Actually, we were at a school friend’s house in Jordan, his father owned the hospital, his driver drove us, he Dad-the-doctor put in the stitches and we were back at the party before ice-cream and cake were served.
We try to protect them. We do our best. We try to teach them how to behave at public gatherings, like parades, like church, like change-of-command ceremonies, things we are not born knowing. It takes practice. Like parenting.
The woman who forwarded these ‘truths’ to me is ageless. She never hesitated to master the newest technology and the newest systems if it would make her more efficient. She never complains about aging and still has a great sense of humor.
Truths For Mature Humans
1. I think part of a best friend’s job should be to immediately clear your computer history if you die.
2. Nothing sucks more than that moment during an argument when you realize you’re wrong.
3. I totally take back all those times I didn’t want to nap when I was younger.
4. There is great need for a sarcasm font.
5. How the hell are you supposed to fold a fitted sheet?
6. Was learning cursive really necessary?
7. Map Quest really needs to start their directions on # 5. I’m pretty sure I know how to get out of my neighborhood.
8. Obituaries would be a lot more interesting if they told you how the person died.
9. I can’t remember the last time I wasn’t at least kind of tired.
10. Bad decisions make good stories.
11. You never know when it will strike, but there comes a moment at work when you know that you just aren’t going to do anything productive for the rest of the day.
12. Can we all just agree to ignore whatever comes after Blue Ray? I don’t want to have to restart my
13. I’m always slightly terrified when I exit out of Word and it asks me if I want to save any changes to my ten-page technical report that I swear I did not make any changes to.
14. I keep some people’s phone numbers in my phone just so I know not to answer when they call.
15. I think the freezer deserves a light as well.
16. I disagree with Kay Jewelers. I would bet on any given Friday or Saturday night more kisses begin with Bud Light than Kay.
17. I wish Google Maps had an “Avoid Ghetto” routing option.
18. I have a hard time deciphering the fine line between boredom and hunger.
19. How many times is it appropriate to say “What?” before you just nod and smile because you still didn’t hear or understand a word they said?
20. I love the sense of camaraderie when an entire line of cars team up to prevent a jerk from cutting in at the front. Stay strong, brothers and sisters!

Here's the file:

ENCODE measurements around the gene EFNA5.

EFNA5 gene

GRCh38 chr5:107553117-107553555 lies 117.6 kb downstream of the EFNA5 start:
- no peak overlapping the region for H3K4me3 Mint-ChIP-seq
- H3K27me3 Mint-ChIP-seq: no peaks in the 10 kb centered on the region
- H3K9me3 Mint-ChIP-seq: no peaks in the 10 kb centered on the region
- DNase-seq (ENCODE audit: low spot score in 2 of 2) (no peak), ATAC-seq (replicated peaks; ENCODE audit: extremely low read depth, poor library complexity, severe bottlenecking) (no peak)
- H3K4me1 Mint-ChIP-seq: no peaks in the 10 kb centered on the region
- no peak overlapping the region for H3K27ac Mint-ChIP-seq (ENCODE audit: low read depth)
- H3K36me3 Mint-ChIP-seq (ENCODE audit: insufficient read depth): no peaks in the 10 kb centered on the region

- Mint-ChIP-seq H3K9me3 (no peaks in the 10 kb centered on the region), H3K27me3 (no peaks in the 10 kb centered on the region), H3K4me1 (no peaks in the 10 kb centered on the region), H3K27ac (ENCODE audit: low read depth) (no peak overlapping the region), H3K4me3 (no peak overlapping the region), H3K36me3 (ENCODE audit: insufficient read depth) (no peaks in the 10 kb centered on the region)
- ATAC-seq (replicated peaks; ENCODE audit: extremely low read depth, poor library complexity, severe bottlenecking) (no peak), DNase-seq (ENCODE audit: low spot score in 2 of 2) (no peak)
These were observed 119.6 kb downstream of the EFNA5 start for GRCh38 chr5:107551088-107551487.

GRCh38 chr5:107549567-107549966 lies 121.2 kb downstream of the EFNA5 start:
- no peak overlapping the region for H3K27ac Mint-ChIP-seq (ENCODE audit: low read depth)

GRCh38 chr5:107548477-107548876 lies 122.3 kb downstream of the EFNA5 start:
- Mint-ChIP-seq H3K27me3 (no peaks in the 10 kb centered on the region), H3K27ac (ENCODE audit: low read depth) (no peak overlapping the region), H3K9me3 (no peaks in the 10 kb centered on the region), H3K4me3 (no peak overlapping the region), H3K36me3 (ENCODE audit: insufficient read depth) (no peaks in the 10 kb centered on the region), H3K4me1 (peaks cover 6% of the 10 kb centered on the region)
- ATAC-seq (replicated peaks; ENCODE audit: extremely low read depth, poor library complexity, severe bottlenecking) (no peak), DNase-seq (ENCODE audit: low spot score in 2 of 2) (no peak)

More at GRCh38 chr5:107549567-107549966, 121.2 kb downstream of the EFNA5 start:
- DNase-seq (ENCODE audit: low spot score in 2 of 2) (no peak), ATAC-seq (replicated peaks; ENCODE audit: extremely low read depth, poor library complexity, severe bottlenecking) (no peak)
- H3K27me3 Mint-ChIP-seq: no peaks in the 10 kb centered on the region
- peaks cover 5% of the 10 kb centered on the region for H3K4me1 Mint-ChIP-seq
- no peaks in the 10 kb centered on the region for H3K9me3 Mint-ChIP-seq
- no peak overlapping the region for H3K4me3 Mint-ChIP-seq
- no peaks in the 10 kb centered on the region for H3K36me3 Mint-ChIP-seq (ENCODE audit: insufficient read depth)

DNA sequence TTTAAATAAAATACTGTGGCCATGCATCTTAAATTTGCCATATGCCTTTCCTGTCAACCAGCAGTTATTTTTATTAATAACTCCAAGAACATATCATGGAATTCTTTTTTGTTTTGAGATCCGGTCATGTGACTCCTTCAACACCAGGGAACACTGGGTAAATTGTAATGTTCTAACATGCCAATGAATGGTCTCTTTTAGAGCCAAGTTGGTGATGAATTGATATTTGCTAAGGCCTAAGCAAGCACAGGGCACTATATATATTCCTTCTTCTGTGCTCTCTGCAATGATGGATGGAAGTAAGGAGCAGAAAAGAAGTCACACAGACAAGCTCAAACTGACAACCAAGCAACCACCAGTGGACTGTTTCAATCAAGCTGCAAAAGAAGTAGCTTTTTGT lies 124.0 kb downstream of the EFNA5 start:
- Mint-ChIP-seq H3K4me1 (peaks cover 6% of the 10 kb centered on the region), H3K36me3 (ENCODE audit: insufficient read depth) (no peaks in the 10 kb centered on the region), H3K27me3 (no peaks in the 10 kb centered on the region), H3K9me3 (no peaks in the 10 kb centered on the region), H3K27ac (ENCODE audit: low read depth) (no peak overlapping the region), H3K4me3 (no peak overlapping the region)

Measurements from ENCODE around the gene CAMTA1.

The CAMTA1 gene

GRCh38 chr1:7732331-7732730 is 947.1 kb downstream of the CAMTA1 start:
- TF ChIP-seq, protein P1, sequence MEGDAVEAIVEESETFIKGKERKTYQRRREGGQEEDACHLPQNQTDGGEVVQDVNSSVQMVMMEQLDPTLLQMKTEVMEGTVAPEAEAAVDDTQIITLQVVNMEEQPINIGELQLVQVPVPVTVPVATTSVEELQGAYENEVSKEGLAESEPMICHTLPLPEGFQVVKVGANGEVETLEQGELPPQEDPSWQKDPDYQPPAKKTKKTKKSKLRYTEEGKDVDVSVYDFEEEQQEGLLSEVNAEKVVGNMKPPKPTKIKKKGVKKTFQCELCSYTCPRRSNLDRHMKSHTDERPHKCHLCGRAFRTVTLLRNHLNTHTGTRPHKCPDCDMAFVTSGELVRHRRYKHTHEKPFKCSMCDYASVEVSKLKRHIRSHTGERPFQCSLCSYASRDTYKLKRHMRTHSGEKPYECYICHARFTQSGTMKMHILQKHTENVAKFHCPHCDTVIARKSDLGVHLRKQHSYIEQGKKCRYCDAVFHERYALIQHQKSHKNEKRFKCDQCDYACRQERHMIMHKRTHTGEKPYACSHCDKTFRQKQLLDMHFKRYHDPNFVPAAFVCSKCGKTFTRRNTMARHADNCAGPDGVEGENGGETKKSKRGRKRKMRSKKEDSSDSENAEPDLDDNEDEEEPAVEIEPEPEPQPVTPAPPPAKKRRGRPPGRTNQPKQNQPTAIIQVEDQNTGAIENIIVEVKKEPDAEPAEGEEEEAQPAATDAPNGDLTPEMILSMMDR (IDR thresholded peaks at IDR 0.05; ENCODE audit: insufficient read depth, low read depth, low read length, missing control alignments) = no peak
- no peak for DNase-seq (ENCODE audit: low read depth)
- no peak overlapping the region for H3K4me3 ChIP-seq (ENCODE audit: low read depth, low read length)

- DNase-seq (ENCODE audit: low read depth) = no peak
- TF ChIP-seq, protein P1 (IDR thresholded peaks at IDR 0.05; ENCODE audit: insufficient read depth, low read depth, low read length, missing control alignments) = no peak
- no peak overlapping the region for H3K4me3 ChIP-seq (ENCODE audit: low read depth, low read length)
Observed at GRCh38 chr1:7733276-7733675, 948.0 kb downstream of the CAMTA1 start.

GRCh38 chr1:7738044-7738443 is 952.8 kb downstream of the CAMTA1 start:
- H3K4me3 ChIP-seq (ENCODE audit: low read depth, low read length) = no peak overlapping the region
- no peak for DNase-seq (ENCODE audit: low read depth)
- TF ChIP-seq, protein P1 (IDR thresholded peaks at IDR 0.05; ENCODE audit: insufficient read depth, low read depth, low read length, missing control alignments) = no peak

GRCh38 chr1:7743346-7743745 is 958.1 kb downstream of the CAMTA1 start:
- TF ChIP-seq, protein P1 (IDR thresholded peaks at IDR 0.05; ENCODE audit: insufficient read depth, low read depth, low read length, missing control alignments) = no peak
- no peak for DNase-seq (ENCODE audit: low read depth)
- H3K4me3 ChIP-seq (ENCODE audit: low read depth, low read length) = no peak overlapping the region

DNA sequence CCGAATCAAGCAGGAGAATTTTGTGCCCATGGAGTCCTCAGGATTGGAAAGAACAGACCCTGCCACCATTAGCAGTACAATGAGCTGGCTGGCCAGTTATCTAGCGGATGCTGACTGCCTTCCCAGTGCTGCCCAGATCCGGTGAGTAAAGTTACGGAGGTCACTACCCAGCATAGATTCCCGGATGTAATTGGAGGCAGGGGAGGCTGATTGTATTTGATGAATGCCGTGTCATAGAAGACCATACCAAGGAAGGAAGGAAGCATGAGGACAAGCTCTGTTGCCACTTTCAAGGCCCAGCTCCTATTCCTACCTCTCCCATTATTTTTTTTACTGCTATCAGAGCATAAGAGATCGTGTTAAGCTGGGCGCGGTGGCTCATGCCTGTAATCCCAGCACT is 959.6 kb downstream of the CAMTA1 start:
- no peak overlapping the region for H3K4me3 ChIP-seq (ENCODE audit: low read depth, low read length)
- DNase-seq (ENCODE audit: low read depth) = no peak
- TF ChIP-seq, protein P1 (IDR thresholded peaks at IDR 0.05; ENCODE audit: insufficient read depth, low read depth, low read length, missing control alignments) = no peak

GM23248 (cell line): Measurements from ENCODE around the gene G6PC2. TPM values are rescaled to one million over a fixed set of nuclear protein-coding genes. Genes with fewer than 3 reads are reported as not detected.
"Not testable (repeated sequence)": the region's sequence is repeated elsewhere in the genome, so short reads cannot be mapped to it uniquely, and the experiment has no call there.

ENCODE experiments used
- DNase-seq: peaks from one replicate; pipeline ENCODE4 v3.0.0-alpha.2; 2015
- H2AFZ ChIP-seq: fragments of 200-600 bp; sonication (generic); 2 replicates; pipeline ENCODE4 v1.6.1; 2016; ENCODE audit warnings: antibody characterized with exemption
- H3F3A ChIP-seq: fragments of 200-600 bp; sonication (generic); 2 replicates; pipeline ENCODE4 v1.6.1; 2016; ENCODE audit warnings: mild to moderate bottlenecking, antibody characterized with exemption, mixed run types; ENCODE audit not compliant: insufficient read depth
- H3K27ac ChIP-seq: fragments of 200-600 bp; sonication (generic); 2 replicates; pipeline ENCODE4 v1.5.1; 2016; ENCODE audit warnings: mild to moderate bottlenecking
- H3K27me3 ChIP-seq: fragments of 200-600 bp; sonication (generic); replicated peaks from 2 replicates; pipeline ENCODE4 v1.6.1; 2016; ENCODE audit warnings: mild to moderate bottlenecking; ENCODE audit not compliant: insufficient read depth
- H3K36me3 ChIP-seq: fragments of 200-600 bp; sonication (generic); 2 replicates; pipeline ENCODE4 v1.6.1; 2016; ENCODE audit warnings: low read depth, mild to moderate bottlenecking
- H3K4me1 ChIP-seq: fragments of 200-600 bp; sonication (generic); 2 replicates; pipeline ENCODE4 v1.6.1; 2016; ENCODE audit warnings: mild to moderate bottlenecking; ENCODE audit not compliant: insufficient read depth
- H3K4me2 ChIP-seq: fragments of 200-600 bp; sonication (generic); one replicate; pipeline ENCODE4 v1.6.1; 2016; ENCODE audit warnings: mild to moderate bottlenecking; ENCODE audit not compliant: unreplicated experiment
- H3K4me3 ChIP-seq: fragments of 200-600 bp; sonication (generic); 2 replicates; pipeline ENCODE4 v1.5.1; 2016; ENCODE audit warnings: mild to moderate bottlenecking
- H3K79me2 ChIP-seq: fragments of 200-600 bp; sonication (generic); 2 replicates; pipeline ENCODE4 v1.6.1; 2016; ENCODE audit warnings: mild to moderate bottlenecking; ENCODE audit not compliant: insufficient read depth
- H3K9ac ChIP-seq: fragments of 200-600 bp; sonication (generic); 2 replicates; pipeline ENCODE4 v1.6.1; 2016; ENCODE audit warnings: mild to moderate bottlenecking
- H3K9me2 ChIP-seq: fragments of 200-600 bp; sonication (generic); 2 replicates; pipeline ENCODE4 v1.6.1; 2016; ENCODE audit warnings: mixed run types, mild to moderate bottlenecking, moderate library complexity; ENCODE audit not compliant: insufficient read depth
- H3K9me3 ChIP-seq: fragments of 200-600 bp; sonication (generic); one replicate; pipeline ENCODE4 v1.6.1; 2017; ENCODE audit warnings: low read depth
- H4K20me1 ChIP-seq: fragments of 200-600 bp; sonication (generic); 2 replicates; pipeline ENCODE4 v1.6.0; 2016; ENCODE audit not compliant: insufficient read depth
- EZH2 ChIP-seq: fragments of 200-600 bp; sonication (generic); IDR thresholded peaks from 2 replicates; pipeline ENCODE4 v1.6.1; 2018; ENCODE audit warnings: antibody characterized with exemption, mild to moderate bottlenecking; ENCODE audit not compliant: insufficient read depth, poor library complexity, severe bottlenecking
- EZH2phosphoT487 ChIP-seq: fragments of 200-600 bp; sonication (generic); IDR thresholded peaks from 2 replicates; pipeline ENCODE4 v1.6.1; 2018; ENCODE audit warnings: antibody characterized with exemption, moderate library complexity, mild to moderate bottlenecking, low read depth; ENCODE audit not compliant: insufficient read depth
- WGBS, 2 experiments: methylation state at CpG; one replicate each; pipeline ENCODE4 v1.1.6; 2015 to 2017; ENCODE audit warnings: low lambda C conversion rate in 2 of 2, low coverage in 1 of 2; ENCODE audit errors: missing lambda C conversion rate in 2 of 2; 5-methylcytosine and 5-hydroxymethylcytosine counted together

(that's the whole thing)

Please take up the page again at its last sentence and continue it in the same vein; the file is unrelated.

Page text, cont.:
21. Shirts get dirty. Underwear gets dirty. Pants? Pants never get dirty, and you can wear them forever.
22. Sometimes I’ll look down at my watch 3 consecutive times and still not know what time it is.
23. Even under ideal conditions people have trouble locating their car keys in a pocket, finding their cell phone, and Pinning the Tail on the Donkey – but I’d bet everyone can find and push the snooze button from 3 feet away, in about 1.7 seconds, eyes closed, first time, every time!
24. The first testicular guard, the “Cup,” was used in Hockey in 1874 and the first helmet was used in 1974. That means it only took 100 years for men to realize that their brain is also important.
Woooo HOOOOOO on YOU, AdventureMan, you were RIGHT! (He always looks for his name, so might as well put it right up front for him )
We had visited an international grocery store to look for some particular spices, and AdventureMan spotted the Mediterranean Plus just around the corner. We thought they might be related . . . both have felafel and other “Mediterranean” specialties we have come to associate with the Middle East – hummus, tabouli, baba ghannoush, fattoush . . .
The menu was to die for – almost all the things we love. The owner is Jordanian, and, while there is no fattah for my early breakfast he has a lot of other wonderful dishes to satisfy our ‘Mediterranean’ cravings. Once again, I apologize. Sometimes when the food shows up, I forget about photos until it is too late. I wish you could have seen this plate when it was prepared, it was beautiful. Even better, the baba ghannoush is lush and smokey, as good as any I have ever had in Kuwait and Qatar. The tabouli was just exactly right, the right blend of parsley and bulgar, exactly the right amount of lemon. Mumtaz.
I have been on a mission. I have a good friend who is down to the last of some Kuwait biriyani spices I had brought back as a guest gift a while back, and I was hoping to find more. I found biriyani spice AND I found Lebanese olive oil. I laughed when I saw Vimto:
As AdventureMan talked with the owner, he discovered we actually had been in the restaurant before, in its previous location on Cervantes. This location has a lot more space for diners and for parking. We are thrilled to find it – the food is GOOD!
6895 N 9th Ave
850 469 9225